Véronique Kiermer is Director of Author and Reviewer Services for Nature Publishing Group and talked about controversial papers, e.g. about Mousepox, the synthetic polio virus genome, and Anthrax. She was fielding questions from the audience together with Cornelius Schmaltz from the EU. (Photo: Philip Bartz for Volkswagen Foundation)
Véronique Kiermer is Director of Author and Reviewer Services for Nature Publishing Group and talked about controversial papers, e.g. about Mousepox, the synthetic polio virus genome, and Anthrax. She was fielding questions from the audience together with Cornelius Schmaltz from the EU. (Photo: Philip Bartz for Volkswagen Foundation)
Rüdiger Wolfrum, a professor for law, explained in his talk when the government can impose standards for safe research and restrict the publication of the results of certain research, despite this constitutional guarantee of the freedom of research. (Photo: David Carreno Hansen for Volkswagen Foundation)
Rüdiger Wolfrum, a professor for law, explained in his talk when the government can impose standards for safe research and restrict the publication of the results of certain research, despite this constitutional guarantee of the freedom of research. (Photo: David Carreno Hansen for Volkswagen Foundation)
Silja Vöneky is Professor of Public International Law and Ethics of Law at the University of Freiburg, (Co-)Director of the Institute for Public Law and (Co-)Director of the Network for Civil Security Law in Europe (KORSE). She talked about biosecurity in general and the freedom and responsibility of research in particular from her point of view as a legal expert. (Photo: David Carreno Hansen for Volkswagen Foundation)
Silja Vöneky is Professor of Public International Law and Ethics of Law at the University of Freiburg, (Co-)Director of the Institute for Public Law and (Co-)Director of the Network for Civil Security Law in Europe (KORSE). She talked about biosecurity in general and the freedom and responsibility of research in particular from her point of view as a legal expert. (Photo: David Carreno Hansen for Volkswagen Foundation)
André Knottnerus, a Member of the Royal Netherlands Academy of Arts and Sciences, spoke about the separate worlds of life sciences and security policy, the impact of 9/11 and the anthrax letters, and an increased awareness as an issue for biomedicine, public health, and academies of science. (Photo: David Carreno Hansen for Volkswagen Foundation)
André Knottnerus, a Member of the Royal Netherlands Academy of Arts and Sciences, spoke about the separate worlds of life sciences and security policy, the impact of 9/11 and the anthrax letters, and an increased awareness as an issue for biomedicine, public health, and academies of science. (Photo: David Carreno Hansen for Volkswagen Foundation)
Many of the sessions like "Hard Law, Soft Law, Institutional Responsibility" ended up in controversial debates. (Photo: David Carreno Hansen for Volkswagen Foundation)
Many of the sessions like "Hard Law, Soft Law, Institutional Responsibility" ended up in controversial debates. (Photo: David Carreno Hansen for Volkswagen Foundation)
Michael Specter writes for the New Yorker about science, technology, genetics and public health. He said that everything has dual use: Planes are amazing inventions for transporting people and things but they can also be used as weapons, as happened on September 11th, 2001. He argued that no one in their right mind would want to stop making planes, just because they can be misused as weapons. All we do and should do is trying to make them safer. (Photo: Philip Bartz for Volkswagen Foundation)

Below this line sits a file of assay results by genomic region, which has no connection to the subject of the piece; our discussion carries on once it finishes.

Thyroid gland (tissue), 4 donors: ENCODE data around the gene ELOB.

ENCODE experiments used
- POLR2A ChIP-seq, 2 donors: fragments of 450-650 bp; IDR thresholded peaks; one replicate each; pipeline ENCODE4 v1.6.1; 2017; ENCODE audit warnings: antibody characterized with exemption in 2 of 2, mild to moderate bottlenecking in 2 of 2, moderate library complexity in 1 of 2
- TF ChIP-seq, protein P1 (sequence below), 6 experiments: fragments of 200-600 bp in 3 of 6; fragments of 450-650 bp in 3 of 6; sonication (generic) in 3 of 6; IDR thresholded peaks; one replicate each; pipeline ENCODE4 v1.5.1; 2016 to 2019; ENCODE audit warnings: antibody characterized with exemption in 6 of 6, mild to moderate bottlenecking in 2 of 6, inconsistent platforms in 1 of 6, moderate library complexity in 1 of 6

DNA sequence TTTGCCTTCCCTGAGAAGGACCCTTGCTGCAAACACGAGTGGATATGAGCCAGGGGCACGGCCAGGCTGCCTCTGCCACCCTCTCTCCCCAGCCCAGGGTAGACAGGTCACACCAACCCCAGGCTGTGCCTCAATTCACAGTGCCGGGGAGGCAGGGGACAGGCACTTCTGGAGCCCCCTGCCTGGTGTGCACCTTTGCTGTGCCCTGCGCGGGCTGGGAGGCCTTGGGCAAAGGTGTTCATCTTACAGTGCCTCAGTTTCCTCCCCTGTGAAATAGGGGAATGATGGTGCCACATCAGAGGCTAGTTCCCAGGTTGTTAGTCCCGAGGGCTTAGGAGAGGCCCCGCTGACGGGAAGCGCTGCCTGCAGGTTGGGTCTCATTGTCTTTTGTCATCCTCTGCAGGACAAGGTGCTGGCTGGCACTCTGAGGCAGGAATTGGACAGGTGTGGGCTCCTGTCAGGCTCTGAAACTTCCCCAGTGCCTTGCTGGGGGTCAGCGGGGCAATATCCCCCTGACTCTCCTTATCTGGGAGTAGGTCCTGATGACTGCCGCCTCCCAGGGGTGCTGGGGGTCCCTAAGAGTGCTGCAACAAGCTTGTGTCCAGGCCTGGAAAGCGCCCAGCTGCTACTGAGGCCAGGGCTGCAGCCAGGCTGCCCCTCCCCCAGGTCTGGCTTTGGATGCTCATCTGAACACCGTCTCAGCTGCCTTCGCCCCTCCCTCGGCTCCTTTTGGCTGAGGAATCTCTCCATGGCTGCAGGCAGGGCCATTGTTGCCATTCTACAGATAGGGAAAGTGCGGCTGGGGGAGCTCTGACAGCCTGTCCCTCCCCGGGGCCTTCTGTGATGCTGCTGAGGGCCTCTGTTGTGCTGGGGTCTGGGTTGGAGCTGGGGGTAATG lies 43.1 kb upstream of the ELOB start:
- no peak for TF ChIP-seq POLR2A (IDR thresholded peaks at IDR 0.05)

Michael Specter writes for the New Yorker about science, technology, genetics and public health. He said that everything has dual use: Planes are amazing inventions for transporting people and things but they can also be used as weapons, as happened on September 11th, 2001. He argued that no one in their right mind would want to stop making planes, just because they can be misused as weapons. All we do and should do is trying to make them safer. (Photo: Philip Bartz for Volkswagen Foundation)
Volker Stollorz works as science journalist since 1991. He talked about the public expectations of biomedical research on manmade microbes and discussed science as a game changer and a possible solution for associated collective action problems. (Photo: Philip Bartz for Volkswagen Foundation)
Volker Stollorz works as science journalist since 1991. He talked about the public expectations of biomedical research on manmade microbes and discussed science as a game changer and a possible solution for associated collective action problems. (Photo: Philip Bartz for Volkswagen Foundation)
Silke Stertz spoke about cellular proteins that the influenza virus uses to enter host cells and how these cellular factors facilitate viral entry. She held her talk together with Benjamin G. Hale. (Photo: Philip Bartz for Volkswagen Foundation)
Silke Stertz spoke about cellular proteins that the influenza virus uses to enter host cells and how these cellular factors facilitate viral entry. She held her talk together with Benjamin G. Hale. (Photo: Philip Bartz for Volkswagen Foundation)
Benjamin G. Hale pointed out that gain-of-function research encompasses a wide-range of experiments and is not limited to studies on increasing virulence or transmission. (Photo: Philip Bartz for Volkswagen Foundation)
Benjamin G. Hale pointed out that gain-of-function research encompasses a wide-range of experiments and is not limited to studies on increasing virulence or transmission. (Photo: Philip Bartz for Volkswagen Foundation)